The Mechanics of Buying Real Estate

I talk a lot about the good deals in Las Vegas, but I think it’s fair to say that some of you who read this may not even be familiar with how to purchase a property, for an investment or personal use. If you have only done it once or twice, or if you have never done it, there may be some things you don’t know.

Unless you are paying cash, finding the right home starts with finding a good lender. You need to know how much home you can afford, how much money you will need for down payment, and closing costs, and what your monthly payments will be, before your real estate taxes and insurance. A lender can pre-approve you for a loan and issue an approval letter. This is imperative when you are negotiating on real estate! If more than one comparable offer has been received and none of them are cash offers, the seller will always choose the buyer who has the financing in place. Many sellers will not even look at your offer without a pre-approval letter. (If you need lender recommendations, I have them for you!) Of course, cash is still king!

The next step is determining which neighborhoods you prefer within your budget. Since the first rule of real estate is location, location, location, if the property will be your home, I suggest choosing the best community you can afford even if it means choosing a somewhat smaller or less luxurious home, as long as it will accommodate your lifestyle comfortably. Then when you are ready to sell the home and move on you will be assured of a better pool of buyers. Of course location is important for investment properties as well. You want to be in a neighborhood poised for appreciation, but where the tenants are not going to have the Home Owner’s Association (HOA) after you all of the time. Make sure you look into the real estate taxes and insurance costs when determining affordability, and know that landlords have different types of insurance coverage than homeowners. (If you need a great insurance agent, let me know.)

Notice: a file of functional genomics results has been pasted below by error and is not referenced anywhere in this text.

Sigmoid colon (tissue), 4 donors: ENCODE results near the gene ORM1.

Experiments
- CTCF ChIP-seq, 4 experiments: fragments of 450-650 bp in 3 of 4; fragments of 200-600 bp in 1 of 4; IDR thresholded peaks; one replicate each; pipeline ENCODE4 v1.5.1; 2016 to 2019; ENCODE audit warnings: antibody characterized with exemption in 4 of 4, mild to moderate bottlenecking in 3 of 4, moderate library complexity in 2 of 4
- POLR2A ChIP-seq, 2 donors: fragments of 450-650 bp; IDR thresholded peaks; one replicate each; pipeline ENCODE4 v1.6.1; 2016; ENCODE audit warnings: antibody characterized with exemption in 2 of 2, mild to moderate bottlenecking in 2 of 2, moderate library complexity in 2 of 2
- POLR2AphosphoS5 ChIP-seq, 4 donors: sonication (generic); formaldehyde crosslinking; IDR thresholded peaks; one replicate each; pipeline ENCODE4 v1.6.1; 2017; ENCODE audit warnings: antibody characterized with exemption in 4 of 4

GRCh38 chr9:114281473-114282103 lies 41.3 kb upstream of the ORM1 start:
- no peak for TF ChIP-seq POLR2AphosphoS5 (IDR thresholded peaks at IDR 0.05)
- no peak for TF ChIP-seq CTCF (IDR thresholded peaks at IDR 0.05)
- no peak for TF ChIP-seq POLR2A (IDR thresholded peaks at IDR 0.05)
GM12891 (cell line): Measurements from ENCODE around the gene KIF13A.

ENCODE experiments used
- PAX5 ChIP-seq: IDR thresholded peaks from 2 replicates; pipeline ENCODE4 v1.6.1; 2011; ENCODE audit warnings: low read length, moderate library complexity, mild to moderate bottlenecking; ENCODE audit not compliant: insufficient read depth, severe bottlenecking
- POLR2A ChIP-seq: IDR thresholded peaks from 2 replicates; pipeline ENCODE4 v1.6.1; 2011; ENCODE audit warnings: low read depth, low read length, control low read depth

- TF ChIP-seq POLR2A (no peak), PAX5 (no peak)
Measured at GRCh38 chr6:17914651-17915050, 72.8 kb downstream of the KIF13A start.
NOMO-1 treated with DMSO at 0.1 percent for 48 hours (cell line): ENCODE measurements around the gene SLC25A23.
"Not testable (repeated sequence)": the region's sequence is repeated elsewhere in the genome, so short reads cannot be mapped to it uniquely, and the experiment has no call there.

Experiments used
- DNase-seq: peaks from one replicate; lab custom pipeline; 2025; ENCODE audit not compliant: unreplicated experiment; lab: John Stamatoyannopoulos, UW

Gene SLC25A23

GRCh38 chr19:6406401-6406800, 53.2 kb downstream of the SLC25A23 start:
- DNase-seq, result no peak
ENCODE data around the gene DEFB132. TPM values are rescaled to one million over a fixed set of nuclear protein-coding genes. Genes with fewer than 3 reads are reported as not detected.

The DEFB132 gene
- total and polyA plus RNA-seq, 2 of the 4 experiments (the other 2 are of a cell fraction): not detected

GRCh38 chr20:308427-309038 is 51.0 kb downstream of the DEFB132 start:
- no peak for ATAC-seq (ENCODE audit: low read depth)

Once you have identified several neighborhoods to look in, I can customize your search to fit your special needs. I can search by size, number of bedrooms & garages, school zones, lot size, pools, fireplaces, floor plan style, etc. I will preview the homes for you, and only show you the ones I know are the best on the market for price and condition. And don’t worry, you will know the home when you walk into it! It will feel like your space. For investors, the best buys typically have more bedrooms and less square footage.